Understanding the mechanics behind many of the complex financial systems that exist can be a challenging journey. Learning how these mechanisms fit together can be even more of a challenge. However, when it comes to game theory, simple examples can help us wrap our heads around concepts that have incredible impact in financial applications.

Game theory is the study of mathematical models of strategic interaction among rational decision-makers. This area of study provides a framework for many potential applications by relying on true information and possible outcomes between players.

Tick Tack Toe

A simple game that many people learn in their childhood provides us a perfect example that illustrates the most basic aspects game theory. As each turn occurs, players block one another's movements, inhibiting them from creating a line of 3 values (X or O). A large majority of the people familiar with the game will know that the chances of a draw are high when playing against someone else who has experience with the game. It's only when you are able to notice the mistake of the other player are you able to win the game. By continually blocking your opponent using the same strategy you will never lost nor win the game.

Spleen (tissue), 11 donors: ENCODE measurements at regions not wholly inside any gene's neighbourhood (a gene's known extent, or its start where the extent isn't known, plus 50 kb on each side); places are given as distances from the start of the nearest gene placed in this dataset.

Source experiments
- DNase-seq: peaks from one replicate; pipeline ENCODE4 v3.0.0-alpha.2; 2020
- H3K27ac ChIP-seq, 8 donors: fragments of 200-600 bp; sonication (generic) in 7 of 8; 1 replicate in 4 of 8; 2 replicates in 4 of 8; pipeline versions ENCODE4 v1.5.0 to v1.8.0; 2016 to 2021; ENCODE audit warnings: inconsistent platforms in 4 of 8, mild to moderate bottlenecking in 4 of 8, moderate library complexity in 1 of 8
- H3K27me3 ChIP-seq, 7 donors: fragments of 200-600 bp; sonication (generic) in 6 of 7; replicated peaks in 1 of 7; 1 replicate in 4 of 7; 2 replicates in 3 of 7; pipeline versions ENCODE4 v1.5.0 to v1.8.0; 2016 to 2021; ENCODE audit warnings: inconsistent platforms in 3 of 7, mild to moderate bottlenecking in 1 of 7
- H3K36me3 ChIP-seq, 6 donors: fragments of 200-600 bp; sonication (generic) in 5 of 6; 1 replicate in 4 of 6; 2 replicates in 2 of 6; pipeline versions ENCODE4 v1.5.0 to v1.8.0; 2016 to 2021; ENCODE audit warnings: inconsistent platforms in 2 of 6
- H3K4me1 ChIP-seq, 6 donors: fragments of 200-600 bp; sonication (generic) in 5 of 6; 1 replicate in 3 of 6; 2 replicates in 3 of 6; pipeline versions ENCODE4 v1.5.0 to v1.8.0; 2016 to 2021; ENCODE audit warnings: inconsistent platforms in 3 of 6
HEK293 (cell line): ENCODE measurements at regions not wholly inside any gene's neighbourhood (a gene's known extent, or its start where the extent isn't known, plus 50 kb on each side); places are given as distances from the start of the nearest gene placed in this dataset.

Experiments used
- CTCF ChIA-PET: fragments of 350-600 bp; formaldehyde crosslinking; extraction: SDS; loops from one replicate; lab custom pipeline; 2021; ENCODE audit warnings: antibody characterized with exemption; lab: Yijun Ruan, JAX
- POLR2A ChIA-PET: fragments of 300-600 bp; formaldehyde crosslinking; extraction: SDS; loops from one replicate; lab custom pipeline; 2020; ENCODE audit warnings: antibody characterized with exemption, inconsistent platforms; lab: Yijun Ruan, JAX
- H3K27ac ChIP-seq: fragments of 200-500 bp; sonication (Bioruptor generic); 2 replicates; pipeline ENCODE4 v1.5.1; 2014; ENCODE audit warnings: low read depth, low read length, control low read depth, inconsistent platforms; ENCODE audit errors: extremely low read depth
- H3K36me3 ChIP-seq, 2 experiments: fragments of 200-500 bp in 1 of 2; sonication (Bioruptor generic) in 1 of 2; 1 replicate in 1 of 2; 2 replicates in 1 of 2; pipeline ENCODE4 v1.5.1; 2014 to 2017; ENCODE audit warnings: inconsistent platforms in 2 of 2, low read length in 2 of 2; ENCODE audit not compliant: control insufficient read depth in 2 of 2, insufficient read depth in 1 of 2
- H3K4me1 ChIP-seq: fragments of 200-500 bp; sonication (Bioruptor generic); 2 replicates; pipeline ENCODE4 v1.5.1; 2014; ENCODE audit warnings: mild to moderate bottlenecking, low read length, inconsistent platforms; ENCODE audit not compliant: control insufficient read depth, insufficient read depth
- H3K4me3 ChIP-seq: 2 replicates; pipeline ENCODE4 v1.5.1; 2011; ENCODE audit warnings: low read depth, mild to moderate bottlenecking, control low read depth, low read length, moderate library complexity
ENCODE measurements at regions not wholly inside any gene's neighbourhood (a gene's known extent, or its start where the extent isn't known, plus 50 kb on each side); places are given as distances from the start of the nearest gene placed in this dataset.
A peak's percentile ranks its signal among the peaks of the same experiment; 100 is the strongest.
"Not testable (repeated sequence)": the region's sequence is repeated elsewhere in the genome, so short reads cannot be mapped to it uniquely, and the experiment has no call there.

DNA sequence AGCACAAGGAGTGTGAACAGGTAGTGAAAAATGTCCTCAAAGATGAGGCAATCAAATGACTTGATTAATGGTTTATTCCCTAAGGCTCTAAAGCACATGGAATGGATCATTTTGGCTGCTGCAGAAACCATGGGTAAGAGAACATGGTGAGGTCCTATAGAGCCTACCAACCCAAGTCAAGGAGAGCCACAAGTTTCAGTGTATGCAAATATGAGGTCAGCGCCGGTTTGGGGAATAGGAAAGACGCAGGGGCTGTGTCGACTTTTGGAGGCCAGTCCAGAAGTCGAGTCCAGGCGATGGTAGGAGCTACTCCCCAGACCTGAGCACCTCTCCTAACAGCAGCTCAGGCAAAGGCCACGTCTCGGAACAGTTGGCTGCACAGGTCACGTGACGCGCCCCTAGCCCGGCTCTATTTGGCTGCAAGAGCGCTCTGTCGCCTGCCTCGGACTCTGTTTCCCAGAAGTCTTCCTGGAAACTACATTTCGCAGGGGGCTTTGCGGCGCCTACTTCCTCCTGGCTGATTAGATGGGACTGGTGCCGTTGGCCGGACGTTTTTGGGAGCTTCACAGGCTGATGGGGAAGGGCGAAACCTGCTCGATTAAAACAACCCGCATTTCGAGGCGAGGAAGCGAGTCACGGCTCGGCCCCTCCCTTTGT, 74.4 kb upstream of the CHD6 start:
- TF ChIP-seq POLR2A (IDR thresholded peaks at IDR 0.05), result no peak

When it comes to a multi-factor game such as rock, paper scissors, a winning strategy becomes more complex. A draw is not as easily attained and sticking to one strategy doesn't provide a predetermined outcome. In fact, choosing rock, paper, or scissors repetitively will ensure a loss as well as ensuring your opponent would catch onto your strategy.

Nash's Equilibrium

In its simplest form, Nash's equilibrium is a solution to any game that involves two or more players who desire the best outcome for themselves but have to take into consideration the actions of others involved in the same game.

This equilibrium is achieved when the players can't improve their reward by changing their own strategy independently from others assuming other players won't change their strategy.

Take for instance there are 3 pieces of pie available in 3 flavors. How do you ensure you get the flavor you want when there are 2 other orders for the slices of pie. Do you attempt to get your order in first, claiming your favorite flavor right away? Or do you hesitate, missing the chance to claim your favorite flavor? Or do you put in your order for whatever is left?


By looking at a scenario and considering all of its possible outcomes we can get a glimpse into the mechanics of how financial systems can capitalize on the movements of strategies of the "players" within its system. When individuals have a common goal and set ways of achieving that goal, additional factors that can effect outcome as well as the ecosystem in which they take place can be realized.